Seeking Alpha
View as an RSS Feed

Nick Abe, CFA  

View Nick Abe, CFA's Comments BY TICKER:
Latest  |  Highest rated
  • Netflix Beats Again...Sorta [View article]
    I understand all that, but NFLX says they are expecting lower overall profit in 2015 despite the increase in margins you're talking about and they are looking to raise an additional billion dollars.

    So it just appears like the margin gains in domestic are either exaggerated (in that G&A and technology spending is increasing proportionately) or international will continue to be a huge drag on performance. Meaning that despite the increases in international revenue, international costs will be growing at a faster rate.
    Jan 21, 2015. 10:32 AM | Likes Like |Link to Comment
  • Netflix Beats Again...Sorta [View article]
    Thank you for your comment. I assumed it was such, but it is somewhat misleading to investors. The reality is that previous quarters should be viewed as having slightly higher EPS and this quarter as materially lower (since the majority of profits were actually booked in previous quarters).

    If this were actually taken into account the beat would've looked more like $0.48 to $0.50 vs expectations of $0.45 instead of the $0.77 vs $0.45 that is being widely reported.
    Jan 21, 2015. 10:09 AM | Likes Like |Link to Comment
  • Three Things To Look For In Netflix's Earnings Tonight [View article]
    Spoke too soon I guess. As I said three things to look for on the call, I guess what Carl Icahn is going to do was the most important of the three.
    Oct 22, 2013. 05:32 PM | Likes Like |Link to Comment
  • Three Things To Look For In Netflix's Earnings Tonight [View article]
    Well as I said in the article, the short term stuff is just a gamble for a very small part of the portfolio. Nice if it pays off but not devastating if it doesn't.
    Oct 21, 2013. 04:55 PM | Likes Like |Link to Comment
  • Three Things To Look For In Netflix's Earnings Tonight [View article]
    Well I was hilariously wrong on this earnings call. I will admit that their domestic adds were very impressive. I am however a bit surprised at the lack of beat (3c vs Street) given the much larger than expected (on average) number of subscribers.

    I'm very curious to see the increase in SCO.

    Part of the problem is everyone wants to be short this name and it's one of the most hated (by certain analysts and PMs). So it seems that a small beat and raise still gives the stock a lot of juice.
    Oct 21, 2013. 04:23 PM | Likes Like |Link to Comment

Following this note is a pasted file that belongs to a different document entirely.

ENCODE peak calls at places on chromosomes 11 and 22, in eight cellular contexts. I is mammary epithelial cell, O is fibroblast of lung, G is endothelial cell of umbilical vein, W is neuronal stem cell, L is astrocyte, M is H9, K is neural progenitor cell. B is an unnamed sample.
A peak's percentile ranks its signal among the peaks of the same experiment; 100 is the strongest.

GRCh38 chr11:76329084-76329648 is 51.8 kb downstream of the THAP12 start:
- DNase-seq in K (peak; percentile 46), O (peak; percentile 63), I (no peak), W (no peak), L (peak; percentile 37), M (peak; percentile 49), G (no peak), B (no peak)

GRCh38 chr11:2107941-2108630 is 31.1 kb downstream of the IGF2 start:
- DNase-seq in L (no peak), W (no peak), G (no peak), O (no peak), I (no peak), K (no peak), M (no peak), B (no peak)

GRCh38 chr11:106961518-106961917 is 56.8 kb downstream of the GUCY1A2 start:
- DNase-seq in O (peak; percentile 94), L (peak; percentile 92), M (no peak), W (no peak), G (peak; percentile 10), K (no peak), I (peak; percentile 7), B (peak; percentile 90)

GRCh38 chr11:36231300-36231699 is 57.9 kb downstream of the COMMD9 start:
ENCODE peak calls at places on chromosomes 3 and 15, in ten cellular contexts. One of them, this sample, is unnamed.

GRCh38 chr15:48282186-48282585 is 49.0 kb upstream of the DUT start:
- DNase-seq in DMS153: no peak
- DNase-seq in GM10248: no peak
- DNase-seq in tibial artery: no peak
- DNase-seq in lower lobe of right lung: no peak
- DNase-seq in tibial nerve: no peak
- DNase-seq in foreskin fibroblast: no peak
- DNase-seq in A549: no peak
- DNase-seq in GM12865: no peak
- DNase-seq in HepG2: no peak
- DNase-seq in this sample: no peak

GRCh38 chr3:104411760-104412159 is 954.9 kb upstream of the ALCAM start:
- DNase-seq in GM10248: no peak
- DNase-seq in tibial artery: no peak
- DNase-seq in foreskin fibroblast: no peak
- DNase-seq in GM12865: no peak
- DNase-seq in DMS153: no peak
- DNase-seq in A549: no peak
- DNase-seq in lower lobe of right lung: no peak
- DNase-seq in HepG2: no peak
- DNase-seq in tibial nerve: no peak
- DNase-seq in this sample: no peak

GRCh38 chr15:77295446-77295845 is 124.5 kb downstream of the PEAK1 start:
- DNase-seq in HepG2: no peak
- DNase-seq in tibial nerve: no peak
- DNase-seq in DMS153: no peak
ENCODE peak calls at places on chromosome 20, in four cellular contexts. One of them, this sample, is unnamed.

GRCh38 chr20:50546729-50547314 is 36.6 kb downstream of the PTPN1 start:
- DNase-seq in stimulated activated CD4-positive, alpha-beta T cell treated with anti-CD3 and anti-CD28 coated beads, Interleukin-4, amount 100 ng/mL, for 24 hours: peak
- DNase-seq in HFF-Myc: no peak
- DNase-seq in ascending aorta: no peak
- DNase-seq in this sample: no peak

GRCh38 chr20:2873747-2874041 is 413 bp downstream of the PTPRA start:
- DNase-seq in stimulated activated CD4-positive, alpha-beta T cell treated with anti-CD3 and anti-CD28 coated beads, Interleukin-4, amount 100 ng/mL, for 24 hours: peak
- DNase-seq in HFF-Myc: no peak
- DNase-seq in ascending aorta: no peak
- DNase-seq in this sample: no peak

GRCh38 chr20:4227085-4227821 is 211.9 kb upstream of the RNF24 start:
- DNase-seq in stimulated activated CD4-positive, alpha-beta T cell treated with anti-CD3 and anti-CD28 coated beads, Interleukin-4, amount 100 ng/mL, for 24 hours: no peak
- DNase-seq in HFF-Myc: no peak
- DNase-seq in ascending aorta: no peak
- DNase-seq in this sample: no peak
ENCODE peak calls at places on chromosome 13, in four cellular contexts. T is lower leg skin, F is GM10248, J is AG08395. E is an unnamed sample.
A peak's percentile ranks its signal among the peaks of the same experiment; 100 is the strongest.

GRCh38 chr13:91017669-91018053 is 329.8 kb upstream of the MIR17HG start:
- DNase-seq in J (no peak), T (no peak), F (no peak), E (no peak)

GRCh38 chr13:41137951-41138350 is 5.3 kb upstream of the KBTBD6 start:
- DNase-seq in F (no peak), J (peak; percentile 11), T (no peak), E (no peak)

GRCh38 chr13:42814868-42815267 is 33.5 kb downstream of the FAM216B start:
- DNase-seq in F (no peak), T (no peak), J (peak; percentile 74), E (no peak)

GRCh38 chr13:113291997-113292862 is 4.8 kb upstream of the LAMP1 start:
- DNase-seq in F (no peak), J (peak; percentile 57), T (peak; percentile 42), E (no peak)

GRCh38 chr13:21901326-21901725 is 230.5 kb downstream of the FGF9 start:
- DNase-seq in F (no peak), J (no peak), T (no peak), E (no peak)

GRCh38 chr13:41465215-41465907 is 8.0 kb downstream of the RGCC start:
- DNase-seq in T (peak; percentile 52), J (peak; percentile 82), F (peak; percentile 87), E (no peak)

• Three Things To Look For In Netflix's Earnings Tonight [View article]
    I'm sure it will come out on the call. I know it's on the balance sheet, I was talking about the change from last quarter. The more important number than the overall number is probably the growth in 1 year obligations. That's theoretically what they are paying in immediate costs, whereas the stuff greater than 1 year isn't necessarily reflective of the complete set of future obligations required to maintain current content (i.e. as new deals get signed, etc).
    Oct 21, 2013. 03:36 PM | Likes Like |Link to Comment
  • Three Things To Look For In Netflix's Earnings Tonight [View article]
    I think that's wishful thinking. He has a huge cushion to play with and if the stock drops 50 bucks as a result of him selling his whole position he wouldn't care. If, however, he slowly starts selling then he is signaling to the market that he is a seller. If the stock drops 50 bucks (or any other arbitrary number) on that news, then he has screwed himself over (as he would still be holding the majority of his position).
    Oct 21, 2013. 01:47 PM | 1 Like Like |Link to Comment
  • An Open Letter To BlackBerry Management And Directors [View article]
    I did want to go into more detail on the points you mentioned but the article was long already.

    Removing the buttons was a mistake. They should have made a hybrid version of the swiping systems with the old buttons. This would have allowed people a chance to transition without the steep learning curve.

    The Z10 release before the Q10 was not really my primary issue. They built $1billion worth more than they needed (what's that like 5 million devices, 3?). But even that said, releasing the Z10 first has a few possible outcomes (bear in mind it's the same form factor as iPhone, etc):
    1. BlackBerry hardcores (the only people who were likely to buy BB10 at launch) try the Z10 and determine they:
    a) love all touch screen and don't need a keyboard
    b) love the swiping and new operating system
    c) tell their friends
    So if A+B are true, then C will happen and you'll get a nice grassroots marketing campaign. If just A is true then C won't happen and it removes the one roadblock for device switching from current BB users ("but I need a keyboard!"). If neither A or B is true then they're probably just a frustrated customer that got forced into buying something they didn't want because Q10 wasn't ready yet.

    The point being that the risk/reward of releasing a product that you had failed on 5 times previously (storm 1, 2, 3, 4, playbook) as your flagship product puts you at serious risk for both a media crapstorm and carrier nervousness. Perception is reality in both cases and can (and likely did) lead to lower sales for your other devices where you had a competitive edge (i.e. Q10/Q5).

    Just because two well recognized CONSUMER brands are having success in selling a particular product type (Apple/Samsung or Apple/Google if you want to look at it that way), doesn't mean that you HAVE to follow the herd. Following the herd cost shareholders at least $1 billion so far, and further billions in share price degradation.
    Oct 1, 2013. 01:05 PM | 2 Likes Like |Link to Comment
  • An Open Letter To BlackBerry Management And Directors [View article]
    I think you're letting current management off the hook way too easily. Fact is that current management have had their positions since January 2012 and had 15 months to make any changes required to anything (operating system, order sizes, marketing, etc) and they failed in virtually every possible category (with respect to BB10 launch).

    As for participating, you could suggest to Mr. Watsa that he launch a sole purpose private equity fund to fund the purchase. Then individual investors could invest in the fund.